Vat FAQ

This isn’t a FAQ in the traditional sense, but a handy guide of response to common vatnik arguments which I’ve been dealing with as of late, as well as some of the classics. Some of these arguments are more personalized, based on my own political beliefs, but I’ve tried to make them as general as possible so anyone can use them.

And lest anyone accuse me of killing straw men, keep in mind that these are more or less verbatim arguments I’ve seen, both in Russian and English, from Russians and foreigners, in comments and in articles from pro-Kremlin media. If you have some ultra-specific argument that doesn’t fall under one of these, put it in the comments.

Why don’t you write about the West? You think the West is perfect?  

I write about the West all the time. I’ve been anti-NATO and anti-EU for well over a decade. The thing is, however, that I don’t see how the solution to NATO, the EU, or the existing world order must be a corrupt, kleptocratic dictatorship who happily funds my ideological enemies in Western countries. If we abstract away all the other problems with Russia, at the end of the day Russia vs. NATO is essentially a skinny high school kid facing off against Mike Tyson in his prime- he’s going to lose, along with anyone who bet on him. Essentially Putin is trying to have another Cold War, completely misunderstanding why the USSR, a much more powerful country, was able to carry on under such conditions for so long.

The solutions to the problems of global capitalism are manifold and complex, but they don’t include slavishly supporting Russia’s oligarchical regime. Secondly, if you must live in a capitalist country, a functioning capitalist country, preferably a welfare state with liberal democracy and a high degree of personal freedom is inherently superior to a dysfunctional capitalist state that increasingly restricts basic freedoms and demands political uniformity.

Another reason why I don’t specialize in writing about the West or specifically America, is that I don’t live there. I live in Russia, and in fact I’ve spent most of my adult life here. For most of my life I studied Russian politics and history more closely than that of the US. In the US now there are tens of thousands of people far more connected than me, studying and writing about the American political system. They will almost always be ahead of me when it comes to picking up on a new story. Moreover, they actually live in America, so if they disagreed with my analysis they could ultimately say, “What do you care? You don’t live here.”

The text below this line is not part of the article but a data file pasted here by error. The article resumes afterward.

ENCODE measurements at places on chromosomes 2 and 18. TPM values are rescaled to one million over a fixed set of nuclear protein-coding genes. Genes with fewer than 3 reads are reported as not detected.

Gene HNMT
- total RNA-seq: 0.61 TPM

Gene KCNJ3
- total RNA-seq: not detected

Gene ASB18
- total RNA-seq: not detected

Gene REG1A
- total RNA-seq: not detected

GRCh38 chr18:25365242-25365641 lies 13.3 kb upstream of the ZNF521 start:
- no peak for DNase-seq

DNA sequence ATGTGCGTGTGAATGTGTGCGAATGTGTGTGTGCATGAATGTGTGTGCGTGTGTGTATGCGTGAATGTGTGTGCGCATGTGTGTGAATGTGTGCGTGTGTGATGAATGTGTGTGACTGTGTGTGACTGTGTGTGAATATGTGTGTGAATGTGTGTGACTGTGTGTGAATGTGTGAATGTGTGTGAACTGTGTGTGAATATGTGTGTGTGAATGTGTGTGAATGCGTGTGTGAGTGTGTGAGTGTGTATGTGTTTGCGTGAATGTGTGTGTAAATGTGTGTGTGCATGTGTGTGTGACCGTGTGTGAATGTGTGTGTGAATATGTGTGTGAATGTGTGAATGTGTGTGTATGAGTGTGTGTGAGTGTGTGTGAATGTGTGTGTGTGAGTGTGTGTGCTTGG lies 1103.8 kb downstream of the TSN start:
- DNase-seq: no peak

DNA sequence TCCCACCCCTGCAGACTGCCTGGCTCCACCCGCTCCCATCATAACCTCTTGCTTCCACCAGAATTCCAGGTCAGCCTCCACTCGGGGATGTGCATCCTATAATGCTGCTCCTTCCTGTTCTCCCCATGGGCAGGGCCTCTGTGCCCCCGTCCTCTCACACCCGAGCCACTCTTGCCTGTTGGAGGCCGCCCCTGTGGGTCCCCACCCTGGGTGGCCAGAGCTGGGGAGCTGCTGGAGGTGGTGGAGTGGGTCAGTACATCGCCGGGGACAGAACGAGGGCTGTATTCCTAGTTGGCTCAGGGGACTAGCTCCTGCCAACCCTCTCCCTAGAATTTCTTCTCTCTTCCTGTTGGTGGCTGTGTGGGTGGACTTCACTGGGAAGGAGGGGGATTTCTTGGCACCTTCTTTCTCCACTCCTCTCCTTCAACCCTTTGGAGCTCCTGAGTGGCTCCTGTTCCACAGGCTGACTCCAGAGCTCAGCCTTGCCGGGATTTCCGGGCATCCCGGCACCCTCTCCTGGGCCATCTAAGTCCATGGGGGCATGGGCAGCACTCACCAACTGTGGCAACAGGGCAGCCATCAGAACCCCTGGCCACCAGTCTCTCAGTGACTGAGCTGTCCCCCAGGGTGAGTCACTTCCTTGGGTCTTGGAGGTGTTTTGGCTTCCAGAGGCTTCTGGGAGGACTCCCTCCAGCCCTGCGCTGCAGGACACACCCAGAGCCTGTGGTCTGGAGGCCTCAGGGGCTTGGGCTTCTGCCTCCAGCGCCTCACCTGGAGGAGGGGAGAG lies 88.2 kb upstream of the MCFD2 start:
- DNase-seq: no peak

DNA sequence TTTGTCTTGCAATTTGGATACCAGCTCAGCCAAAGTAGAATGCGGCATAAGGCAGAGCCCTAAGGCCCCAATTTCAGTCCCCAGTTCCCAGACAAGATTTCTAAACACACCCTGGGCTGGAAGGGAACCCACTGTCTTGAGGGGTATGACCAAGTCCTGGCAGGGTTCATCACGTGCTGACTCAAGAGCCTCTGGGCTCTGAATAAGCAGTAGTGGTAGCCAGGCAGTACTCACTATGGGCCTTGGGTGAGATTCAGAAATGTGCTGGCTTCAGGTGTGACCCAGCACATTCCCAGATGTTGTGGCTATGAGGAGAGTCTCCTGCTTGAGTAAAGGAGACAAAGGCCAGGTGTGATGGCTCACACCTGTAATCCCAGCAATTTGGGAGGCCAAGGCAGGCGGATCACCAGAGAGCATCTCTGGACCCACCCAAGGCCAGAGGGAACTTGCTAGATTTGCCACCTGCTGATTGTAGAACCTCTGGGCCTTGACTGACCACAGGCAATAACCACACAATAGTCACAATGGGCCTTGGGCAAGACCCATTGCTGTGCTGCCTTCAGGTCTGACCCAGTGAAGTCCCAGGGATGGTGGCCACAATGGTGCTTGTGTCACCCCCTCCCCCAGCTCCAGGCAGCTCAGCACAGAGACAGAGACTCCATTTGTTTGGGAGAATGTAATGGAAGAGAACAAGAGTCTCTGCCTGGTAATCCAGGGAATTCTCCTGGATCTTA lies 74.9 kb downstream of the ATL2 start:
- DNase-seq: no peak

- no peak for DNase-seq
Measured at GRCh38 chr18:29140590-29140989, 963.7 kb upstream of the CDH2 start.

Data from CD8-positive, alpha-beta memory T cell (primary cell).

So as an analyst of American politics my “market value” as an analyst or expert is low or at least unremarkable. That’s not the case when it comes to Russia. Here, even my lack of formal academic credentials is significantly offset by my wealth of personal experience, contacts, and my language ability. There are plenty of Russian studies majors out there, but you can’t “produce” people with my background.

Put simply, I’m marketable as a Russia expert, not an American political expert and certainly not an EU expert.

But there is corruption in the West too! 

Yes, there is. It is routinely exposed by something called an independent press, which is one way that you find out about it. Russian media and its fans love using Western media sources to expose all kinds of scandals, from NSA spying to police brutality and political backroom deals, all the while forgetting that their source for this information is that same “mainstream media” they immediately dismiss whenever its reporting doesn’t conform to the Kremlin’s narrative.

First of all, this narrative always ignores the question of scale. Russia’s level of corruption has consistently been gauged as rivaling those of developing nations, and more often than not the government seems much more enthusiastic about prosecuting or persecuting those who bring corruption to light rather than the corrupt themselves.

For a comparison, without getting into any details I come from a country in the US where a certain public official is one of the most corrupt, clownish officials you can ever imagine. Luckily the federal government is finally starting to rein him in. The difference with his corruption, however, is that first of all, it rarely affected ordinary citizens. You could easily go days or months without ever considering it. You don’t have to plan around it if you want to start a business. Lastly, if you wanted to take him on over his corruption, he had very little recourse he could take against you- and believe me, he tried.

This is not the case in Russia, where people experience corruption in one way or another on a daily basis. Literally every single adult you meet has at least one story that happened directly to them. Forget about starting a business if you’re not willing to factor in corruption in the process.

Since a lot of vatniks and their Western ilk don’t seem to understand the concept of degree, imagine the following scenario:

You have been caught and convicted of a crime in a strange country. They offer you a choice of punishment. You can either choose to be hit with a bamboo cane one time, or 50 lashes with a bull whip across your back. Both options are corporal punishment, and both will cause pain. Are they the same? No.

Oh so everything in Russia is bad then? 

No, the problem with Russia isn’t that “everything is bad.” There are dozens of countries all over the world which are far worse off than Russia on a number of issues, and I’m not simply talking about failed states or countries with ongoing civil conflicts. The main problem with Russia is that its standards of living and development fall far short of what the country’s wealth ought to deliver, and after 15 years at that.